I was hoping Rick would be there, and he was, working on a project I can’t remember now.
I do remember the jumbo-sized box of colored pencils he had next to him, and how they scattered everywhere when he saw me walk in the room and jump up on the drafting table next to him. He smiled, reached to pick up the pencils, and wacked his head on the concrete column next to the desk.
“Aww… poor baby!” I said, and opened my arms wide for a hug.
Just as he reached for me, he impaled his crotch on the corner of the table. “I love him,” I thought.
We met at Oregon State University, in Fairbanks Hall. The Mustard Mansion. It’s not mustard anymore, but it was in 1989. This was just before the Mac changed graphic design into the pixilated wonderland of the 90’s, so we learned how to “count characters”, how to order a “chromatech”, and the correct way to fill in color spaces on project comps with Pantone markers ($5.00 per marker, even back then); all skills we wouldn’t use again… ever.
I knew pretty quickly Rick might just be “the One”, even though he was clear about how he was never going to get married, and how he would end up with his long-time girlfriend from his home town, Baker, Oregon. I thought I was probably in love, He was just confused by me. I didn’t fit into his plan.
So, that’s more or less how we ended in the Spring of 1990 when we graduated. Rick had his reasons for rejecting me: We didn’t share the same faith, he had committed more strongly to said girlfriend, and he didn’t believe I was interested in much travel, to name a few. I was tired, and a little angry about being rejected and was ready to move on. So, that’s what we did.
Rick took a convoluted route to New York City, first as a nurse’s aide in Mazanita, Oregon (on the coast), then living with his mother and brothers in Fort Collins, Colorado, then finally to New York: Jobless, sleeping on girlfriend’s couch, and praying for the best.
I spent the first few months out of college living with my parents. I worked for a political consultant in Salem, Oregon, helping create campaign materials for people I knew nothing about. After that, serving coffee and cake to shoppers at the Mall. I moved to Portland on New Year’s Eve to share a house with my good friend, Suzy. I was temping, answering phones, and keeping an eye out for any design openings. I eventually got hired at 53rd Street Advertising, an in-house ad agency for Soloflex. So, I had my first “real job”. When Suzy married, I moved out of the house, in briefly with my brother and his wife and baby daughter, then into my own studio apartment in NW Portland. This is where I was living when I received Rick’s first letter from New York.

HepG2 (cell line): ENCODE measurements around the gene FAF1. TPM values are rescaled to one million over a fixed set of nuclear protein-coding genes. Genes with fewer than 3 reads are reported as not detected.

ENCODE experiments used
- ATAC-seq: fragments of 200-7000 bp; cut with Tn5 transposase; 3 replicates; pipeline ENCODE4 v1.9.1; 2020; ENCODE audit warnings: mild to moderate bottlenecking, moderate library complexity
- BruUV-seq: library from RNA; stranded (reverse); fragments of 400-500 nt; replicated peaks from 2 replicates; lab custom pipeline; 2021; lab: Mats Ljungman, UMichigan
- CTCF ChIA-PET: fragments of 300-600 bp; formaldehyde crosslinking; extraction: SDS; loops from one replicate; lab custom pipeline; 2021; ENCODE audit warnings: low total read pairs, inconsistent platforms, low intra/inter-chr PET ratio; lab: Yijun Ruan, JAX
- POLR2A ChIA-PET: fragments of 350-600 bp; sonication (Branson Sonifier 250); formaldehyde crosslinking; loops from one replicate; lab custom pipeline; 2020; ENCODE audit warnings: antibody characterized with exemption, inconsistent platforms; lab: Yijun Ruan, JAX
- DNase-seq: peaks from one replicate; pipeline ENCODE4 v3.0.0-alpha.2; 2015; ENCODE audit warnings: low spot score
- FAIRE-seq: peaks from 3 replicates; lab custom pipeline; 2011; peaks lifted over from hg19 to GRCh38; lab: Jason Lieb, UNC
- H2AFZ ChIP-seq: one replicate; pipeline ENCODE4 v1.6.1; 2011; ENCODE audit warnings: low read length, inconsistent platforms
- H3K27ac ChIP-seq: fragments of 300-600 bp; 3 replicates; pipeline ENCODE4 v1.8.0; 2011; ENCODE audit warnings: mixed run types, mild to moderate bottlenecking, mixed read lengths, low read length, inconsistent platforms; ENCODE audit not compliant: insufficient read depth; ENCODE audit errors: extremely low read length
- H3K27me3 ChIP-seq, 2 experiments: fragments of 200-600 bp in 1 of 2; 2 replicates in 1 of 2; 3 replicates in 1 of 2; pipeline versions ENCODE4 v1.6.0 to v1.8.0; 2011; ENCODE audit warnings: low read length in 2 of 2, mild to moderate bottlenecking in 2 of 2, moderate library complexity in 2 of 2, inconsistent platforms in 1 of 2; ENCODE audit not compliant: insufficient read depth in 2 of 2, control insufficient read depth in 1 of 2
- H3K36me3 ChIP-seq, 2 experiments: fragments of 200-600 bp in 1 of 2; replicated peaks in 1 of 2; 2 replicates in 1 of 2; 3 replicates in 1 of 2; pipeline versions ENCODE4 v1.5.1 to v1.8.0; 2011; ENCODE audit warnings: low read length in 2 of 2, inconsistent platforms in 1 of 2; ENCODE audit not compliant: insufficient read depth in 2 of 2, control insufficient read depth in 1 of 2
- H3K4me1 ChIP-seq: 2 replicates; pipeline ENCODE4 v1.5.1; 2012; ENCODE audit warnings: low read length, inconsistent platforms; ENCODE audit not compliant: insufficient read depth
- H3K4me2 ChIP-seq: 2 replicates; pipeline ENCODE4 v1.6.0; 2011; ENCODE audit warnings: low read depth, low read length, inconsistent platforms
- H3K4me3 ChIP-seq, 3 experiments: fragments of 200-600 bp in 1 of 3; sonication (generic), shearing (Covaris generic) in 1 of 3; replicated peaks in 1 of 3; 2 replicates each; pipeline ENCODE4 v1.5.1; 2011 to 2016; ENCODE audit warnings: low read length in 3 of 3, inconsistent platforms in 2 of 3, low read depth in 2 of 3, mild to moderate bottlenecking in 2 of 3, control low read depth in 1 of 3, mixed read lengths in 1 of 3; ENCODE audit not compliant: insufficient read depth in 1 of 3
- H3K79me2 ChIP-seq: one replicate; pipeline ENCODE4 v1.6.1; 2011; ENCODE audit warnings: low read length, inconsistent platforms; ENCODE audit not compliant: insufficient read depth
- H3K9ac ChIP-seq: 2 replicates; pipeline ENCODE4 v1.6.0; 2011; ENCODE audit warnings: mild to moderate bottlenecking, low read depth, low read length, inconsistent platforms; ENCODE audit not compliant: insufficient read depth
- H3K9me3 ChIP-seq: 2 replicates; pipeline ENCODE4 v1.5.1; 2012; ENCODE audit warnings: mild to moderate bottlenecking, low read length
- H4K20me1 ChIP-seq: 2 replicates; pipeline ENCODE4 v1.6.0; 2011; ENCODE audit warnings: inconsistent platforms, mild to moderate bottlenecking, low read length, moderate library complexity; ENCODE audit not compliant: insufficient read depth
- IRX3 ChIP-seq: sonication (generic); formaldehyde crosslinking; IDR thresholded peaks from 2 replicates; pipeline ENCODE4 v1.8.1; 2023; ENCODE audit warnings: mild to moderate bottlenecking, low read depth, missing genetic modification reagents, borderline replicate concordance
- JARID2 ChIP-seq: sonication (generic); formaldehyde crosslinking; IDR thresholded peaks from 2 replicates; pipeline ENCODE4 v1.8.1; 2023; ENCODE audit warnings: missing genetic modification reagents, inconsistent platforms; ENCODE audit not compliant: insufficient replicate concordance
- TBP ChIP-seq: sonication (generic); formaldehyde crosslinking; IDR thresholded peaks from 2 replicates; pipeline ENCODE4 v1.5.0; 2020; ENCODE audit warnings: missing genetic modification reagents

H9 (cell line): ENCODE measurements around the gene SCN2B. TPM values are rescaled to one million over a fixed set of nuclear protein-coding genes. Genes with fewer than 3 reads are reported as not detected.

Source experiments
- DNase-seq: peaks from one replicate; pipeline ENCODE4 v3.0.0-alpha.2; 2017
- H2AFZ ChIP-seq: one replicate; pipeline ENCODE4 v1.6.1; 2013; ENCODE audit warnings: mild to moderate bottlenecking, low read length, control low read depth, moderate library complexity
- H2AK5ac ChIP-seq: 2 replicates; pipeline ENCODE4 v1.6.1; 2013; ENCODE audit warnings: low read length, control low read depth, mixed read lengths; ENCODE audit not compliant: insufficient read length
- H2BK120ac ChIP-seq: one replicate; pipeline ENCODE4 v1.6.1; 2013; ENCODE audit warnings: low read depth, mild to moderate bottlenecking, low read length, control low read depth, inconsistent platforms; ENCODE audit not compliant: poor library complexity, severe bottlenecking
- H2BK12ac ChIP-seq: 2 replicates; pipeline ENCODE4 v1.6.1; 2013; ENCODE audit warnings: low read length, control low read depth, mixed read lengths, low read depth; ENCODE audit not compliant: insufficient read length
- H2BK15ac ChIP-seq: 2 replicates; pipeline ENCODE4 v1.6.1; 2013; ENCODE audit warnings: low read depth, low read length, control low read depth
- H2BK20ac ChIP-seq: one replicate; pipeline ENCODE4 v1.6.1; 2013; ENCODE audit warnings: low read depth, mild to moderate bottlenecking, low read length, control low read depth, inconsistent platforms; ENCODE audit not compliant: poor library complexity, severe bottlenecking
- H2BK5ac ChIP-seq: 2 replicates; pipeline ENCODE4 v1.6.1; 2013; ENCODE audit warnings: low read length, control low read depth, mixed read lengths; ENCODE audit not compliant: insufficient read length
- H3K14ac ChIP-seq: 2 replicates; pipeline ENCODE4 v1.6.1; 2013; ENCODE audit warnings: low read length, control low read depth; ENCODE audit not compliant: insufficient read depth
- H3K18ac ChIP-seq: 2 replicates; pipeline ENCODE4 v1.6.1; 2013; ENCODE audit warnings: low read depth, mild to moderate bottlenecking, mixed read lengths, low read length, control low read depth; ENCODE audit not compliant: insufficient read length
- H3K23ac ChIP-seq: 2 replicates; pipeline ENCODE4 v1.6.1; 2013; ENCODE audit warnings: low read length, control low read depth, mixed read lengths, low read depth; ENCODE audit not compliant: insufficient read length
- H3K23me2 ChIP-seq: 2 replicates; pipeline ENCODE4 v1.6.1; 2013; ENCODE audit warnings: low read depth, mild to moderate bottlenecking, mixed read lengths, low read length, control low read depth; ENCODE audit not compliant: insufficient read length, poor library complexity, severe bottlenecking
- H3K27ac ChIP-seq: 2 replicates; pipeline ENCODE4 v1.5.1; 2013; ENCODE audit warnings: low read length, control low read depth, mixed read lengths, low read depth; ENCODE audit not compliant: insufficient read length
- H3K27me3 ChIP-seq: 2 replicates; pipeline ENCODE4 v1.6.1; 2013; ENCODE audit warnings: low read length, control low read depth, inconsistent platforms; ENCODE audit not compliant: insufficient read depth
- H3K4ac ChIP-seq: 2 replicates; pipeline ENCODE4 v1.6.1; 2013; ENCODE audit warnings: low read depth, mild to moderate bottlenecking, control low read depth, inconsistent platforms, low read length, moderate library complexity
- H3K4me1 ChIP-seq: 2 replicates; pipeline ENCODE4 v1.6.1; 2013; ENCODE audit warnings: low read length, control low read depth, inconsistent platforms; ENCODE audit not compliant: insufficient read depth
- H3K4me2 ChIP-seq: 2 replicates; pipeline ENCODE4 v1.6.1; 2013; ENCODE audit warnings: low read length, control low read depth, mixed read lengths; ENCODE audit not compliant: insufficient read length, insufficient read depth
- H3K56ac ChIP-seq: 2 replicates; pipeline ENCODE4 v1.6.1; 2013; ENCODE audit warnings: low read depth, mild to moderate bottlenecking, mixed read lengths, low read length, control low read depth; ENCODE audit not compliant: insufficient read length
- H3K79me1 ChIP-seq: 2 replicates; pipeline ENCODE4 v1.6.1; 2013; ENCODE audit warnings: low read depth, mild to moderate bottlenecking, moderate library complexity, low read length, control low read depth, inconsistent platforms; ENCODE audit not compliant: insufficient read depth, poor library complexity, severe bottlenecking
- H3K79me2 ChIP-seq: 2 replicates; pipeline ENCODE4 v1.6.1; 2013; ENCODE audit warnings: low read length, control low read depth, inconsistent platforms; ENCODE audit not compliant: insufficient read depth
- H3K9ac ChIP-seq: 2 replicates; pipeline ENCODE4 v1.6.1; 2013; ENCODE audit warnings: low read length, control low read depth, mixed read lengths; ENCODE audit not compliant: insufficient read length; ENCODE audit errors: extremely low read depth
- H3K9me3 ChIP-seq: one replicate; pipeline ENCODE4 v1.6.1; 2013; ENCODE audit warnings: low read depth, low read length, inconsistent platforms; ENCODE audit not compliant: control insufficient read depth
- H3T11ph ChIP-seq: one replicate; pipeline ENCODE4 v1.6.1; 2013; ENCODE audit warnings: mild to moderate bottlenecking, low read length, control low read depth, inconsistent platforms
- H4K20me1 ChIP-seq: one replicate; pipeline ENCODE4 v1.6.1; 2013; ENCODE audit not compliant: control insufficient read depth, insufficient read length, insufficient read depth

He had written while sitting in the midst of a Hare Krishna festival. He hated the concrete jungle. Things hadn’t worked out with the girlfriend. He had his “eye on the scam”… Maybe he would move to Europe next – find what he was looking for there.
I wasn’t sure what to do with that letter, but all the emotion I had felt for him in college flooded in. I called the number he had listed and a woman answered (at 3am). So, I hung up and wrote him back. I remember feeling like I could say whatever I liked and it really didn’t matter because he was so far away and I had nothing to lose. So, I wrote about the woman who had answered his phone, and about how I was living for the first time on my own and loving it, and how it seemed like life was just a little too amazing to be completely random, and did that mean I was starting to believe in God? I also wrote that he should be careful what he wrote to me because love doesn’t die that easily. Yeah… I really wrote that.
So began our postal courtship. Our letters took 5 full days to travel. When you can only communicate with someone in two to four pages once a week, you make sure to cover the important stuff. And, by the way, maybe this is an advantage to texts, chats, fb, etc… maybe you think more about what you mean before you say it?
At the end of five months, Rick called one night to tell me he loved me. He called a few days after that to say he was coming home to marry me. He drove (the girlfriend’s car) back to Fort Collins to see his mom, then on to Baker City to see his dad (and drop off the car), then to Portland. I remember thinking that day that I had only hours left in my life to be a single woman, and that everything was going to change. When I saw him at the bottom of the stairs to my apartment, I could only make it halfway down before my legs gave out. That was our beginning – December 4th, 1991.
We were married June 20th, 1992, just six months later. I remember we had our first fight about two weeks into married life: We were arguing about dish towels, a classic first year battle. He said something sarcastic and I stormed out the front door, slamming it behind me. It seemed like that was what one was supposed to do (isn’t that what they do on tv?)… but halfway down the block I had an important realization: I was still mad, and he was glad I was gone. Back I went, slammed the door on my way back in, and announced that we would be resolving our differences NOW. So sassy! Back then, Rick was happy to avoid conflict whenever he could, so we both had to learn how to fight fair and fairly tackle differences that would separate us.
We’ve been married twenty-one years now. It seems insane to think we’ve been together this long – that it was twenty-one years ago when I received Rick’s first letter from New York. It’s been a good story, and we hope to continue telling it together.
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